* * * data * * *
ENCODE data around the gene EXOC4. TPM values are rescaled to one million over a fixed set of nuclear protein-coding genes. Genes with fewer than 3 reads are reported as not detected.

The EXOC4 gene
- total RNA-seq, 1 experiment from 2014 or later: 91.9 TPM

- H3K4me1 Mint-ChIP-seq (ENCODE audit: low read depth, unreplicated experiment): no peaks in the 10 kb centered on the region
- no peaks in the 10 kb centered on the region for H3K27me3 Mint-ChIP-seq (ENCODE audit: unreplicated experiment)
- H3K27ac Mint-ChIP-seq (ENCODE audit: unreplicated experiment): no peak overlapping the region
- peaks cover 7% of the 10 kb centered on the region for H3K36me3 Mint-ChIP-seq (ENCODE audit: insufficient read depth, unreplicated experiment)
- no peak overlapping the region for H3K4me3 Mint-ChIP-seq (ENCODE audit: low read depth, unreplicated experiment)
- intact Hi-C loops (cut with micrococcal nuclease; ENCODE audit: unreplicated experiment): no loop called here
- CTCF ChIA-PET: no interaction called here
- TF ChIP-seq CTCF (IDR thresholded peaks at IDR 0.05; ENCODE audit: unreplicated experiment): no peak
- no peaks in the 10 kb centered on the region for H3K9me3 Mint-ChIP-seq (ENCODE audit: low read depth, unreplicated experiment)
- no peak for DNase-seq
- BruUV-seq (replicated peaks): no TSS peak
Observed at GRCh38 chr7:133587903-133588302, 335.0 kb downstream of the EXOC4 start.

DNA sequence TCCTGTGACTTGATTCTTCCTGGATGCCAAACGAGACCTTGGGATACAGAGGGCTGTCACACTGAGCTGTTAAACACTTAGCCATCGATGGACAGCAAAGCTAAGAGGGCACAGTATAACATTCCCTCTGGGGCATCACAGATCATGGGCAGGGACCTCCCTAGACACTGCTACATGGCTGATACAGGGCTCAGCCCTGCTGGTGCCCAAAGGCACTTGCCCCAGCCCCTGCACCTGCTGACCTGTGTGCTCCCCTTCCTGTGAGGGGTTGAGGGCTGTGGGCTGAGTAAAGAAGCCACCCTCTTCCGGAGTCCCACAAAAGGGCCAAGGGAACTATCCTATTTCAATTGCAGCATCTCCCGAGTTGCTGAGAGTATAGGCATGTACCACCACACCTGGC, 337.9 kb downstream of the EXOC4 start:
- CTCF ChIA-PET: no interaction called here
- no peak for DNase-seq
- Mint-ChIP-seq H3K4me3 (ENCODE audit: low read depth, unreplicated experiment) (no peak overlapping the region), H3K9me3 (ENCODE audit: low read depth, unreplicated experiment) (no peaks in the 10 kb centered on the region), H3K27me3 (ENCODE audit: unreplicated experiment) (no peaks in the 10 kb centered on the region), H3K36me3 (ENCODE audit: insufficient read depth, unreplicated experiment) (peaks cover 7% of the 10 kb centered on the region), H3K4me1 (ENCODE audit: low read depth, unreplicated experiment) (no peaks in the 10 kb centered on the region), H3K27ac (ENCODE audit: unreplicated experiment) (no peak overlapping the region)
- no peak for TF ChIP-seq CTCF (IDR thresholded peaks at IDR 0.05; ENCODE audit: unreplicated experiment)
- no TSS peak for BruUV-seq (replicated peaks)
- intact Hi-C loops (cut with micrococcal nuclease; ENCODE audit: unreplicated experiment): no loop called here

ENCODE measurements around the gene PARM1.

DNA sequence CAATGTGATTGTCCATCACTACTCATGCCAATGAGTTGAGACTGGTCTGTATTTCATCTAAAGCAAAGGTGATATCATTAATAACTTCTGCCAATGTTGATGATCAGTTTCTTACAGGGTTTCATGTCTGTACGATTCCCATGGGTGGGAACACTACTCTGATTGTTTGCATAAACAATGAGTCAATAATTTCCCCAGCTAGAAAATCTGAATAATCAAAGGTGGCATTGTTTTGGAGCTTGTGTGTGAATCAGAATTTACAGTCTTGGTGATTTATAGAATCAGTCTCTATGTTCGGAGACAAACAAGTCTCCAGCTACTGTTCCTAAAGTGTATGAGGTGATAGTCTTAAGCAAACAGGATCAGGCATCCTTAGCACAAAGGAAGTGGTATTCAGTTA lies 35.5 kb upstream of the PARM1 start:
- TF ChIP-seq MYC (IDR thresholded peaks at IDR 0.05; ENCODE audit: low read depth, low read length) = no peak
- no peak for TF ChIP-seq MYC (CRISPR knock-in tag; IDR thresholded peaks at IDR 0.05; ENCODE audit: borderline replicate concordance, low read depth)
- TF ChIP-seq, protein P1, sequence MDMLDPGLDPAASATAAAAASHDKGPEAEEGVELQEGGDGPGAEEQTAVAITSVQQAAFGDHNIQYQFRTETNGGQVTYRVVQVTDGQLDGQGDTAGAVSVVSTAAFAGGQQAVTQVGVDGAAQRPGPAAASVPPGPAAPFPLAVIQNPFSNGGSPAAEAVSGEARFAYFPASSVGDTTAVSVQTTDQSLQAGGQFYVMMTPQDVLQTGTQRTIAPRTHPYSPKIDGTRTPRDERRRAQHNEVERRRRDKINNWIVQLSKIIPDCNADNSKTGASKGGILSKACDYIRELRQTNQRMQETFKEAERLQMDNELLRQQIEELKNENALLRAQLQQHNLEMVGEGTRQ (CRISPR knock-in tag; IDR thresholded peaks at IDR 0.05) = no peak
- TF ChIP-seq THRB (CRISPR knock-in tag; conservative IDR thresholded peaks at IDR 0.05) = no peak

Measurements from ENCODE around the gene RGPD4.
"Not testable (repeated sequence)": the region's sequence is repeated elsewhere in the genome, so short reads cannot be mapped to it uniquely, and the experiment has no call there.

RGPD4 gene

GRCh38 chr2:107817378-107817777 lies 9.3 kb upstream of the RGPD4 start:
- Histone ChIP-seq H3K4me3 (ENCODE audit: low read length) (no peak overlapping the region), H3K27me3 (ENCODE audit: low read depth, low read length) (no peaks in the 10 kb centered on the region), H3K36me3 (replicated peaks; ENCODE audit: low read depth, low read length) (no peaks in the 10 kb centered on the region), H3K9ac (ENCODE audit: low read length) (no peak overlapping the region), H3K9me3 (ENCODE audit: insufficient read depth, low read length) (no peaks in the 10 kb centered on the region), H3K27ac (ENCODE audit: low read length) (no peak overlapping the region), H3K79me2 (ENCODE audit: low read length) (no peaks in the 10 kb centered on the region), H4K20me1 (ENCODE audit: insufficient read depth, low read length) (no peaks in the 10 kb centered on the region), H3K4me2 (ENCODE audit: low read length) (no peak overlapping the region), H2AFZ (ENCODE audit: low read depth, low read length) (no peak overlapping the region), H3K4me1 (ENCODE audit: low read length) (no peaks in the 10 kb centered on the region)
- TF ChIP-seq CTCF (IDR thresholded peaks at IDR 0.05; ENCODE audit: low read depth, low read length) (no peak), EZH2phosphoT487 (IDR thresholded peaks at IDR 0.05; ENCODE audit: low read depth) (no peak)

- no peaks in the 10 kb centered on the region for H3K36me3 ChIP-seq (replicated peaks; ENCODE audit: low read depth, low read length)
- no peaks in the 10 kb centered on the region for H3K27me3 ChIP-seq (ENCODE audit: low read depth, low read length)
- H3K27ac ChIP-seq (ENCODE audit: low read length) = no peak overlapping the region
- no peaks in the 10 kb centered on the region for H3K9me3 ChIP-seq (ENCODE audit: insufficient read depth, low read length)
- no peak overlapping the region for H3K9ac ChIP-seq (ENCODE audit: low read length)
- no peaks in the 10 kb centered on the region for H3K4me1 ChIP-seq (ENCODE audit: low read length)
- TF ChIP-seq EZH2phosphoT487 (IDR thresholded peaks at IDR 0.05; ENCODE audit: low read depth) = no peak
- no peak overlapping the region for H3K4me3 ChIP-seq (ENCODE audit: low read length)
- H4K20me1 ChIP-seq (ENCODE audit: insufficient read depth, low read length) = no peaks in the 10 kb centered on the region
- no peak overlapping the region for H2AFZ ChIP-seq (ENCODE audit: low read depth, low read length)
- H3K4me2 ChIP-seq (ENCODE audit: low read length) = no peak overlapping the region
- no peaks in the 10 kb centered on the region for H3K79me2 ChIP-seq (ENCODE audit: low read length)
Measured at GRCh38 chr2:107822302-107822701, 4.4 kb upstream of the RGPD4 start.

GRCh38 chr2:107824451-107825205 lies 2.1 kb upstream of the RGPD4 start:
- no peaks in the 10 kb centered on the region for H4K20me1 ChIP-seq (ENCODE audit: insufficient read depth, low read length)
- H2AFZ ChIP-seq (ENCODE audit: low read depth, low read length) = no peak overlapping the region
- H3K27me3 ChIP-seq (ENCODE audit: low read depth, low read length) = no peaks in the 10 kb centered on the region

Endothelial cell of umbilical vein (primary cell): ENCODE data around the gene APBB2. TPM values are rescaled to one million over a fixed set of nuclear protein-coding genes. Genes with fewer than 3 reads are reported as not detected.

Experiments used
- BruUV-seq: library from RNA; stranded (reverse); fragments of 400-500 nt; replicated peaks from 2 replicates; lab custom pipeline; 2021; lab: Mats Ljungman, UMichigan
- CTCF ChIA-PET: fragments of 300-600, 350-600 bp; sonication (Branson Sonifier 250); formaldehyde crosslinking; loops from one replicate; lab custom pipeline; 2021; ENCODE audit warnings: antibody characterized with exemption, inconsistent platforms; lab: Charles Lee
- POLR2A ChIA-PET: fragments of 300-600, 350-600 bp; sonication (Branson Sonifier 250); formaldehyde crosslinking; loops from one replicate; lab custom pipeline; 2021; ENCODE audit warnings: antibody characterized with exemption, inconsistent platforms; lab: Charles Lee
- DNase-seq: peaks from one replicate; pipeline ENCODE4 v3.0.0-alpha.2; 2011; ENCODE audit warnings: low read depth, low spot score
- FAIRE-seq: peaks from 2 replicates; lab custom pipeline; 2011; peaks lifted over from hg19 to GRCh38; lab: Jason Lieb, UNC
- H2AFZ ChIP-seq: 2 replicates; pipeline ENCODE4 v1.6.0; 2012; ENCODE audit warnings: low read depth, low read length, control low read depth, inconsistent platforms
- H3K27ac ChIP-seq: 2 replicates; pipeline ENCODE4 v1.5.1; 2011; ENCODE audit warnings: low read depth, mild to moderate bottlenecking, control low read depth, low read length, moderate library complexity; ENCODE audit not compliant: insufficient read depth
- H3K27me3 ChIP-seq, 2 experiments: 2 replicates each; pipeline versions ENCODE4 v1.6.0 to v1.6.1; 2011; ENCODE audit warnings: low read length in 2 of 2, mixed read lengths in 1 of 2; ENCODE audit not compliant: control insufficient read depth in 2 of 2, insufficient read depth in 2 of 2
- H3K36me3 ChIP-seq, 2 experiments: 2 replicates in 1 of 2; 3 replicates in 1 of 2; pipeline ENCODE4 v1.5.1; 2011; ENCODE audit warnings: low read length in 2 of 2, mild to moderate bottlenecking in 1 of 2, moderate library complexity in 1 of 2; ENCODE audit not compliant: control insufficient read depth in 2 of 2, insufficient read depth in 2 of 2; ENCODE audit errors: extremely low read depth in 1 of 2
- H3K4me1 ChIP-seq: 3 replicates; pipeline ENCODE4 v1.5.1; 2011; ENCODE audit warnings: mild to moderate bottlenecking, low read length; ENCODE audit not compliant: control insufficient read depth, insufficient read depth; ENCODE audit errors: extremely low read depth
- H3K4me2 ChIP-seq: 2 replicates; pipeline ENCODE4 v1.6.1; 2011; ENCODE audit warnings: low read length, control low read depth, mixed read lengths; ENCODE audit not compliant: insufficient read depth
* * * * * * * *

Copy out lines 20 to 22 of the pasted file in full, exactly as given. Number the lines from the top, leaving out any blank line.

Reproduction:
- no peak for TF ChIP-seq CTCF (IDR thresholded peaks at IDR 0.05; ENCODE audit: unreplicated experiment)
- no TSS peak for BruUV-seq (replicated peaks)
- intact Hi-C loops (cut with micrococcal nuclease; ENCODE audit: unreplicated experiment): no loop called here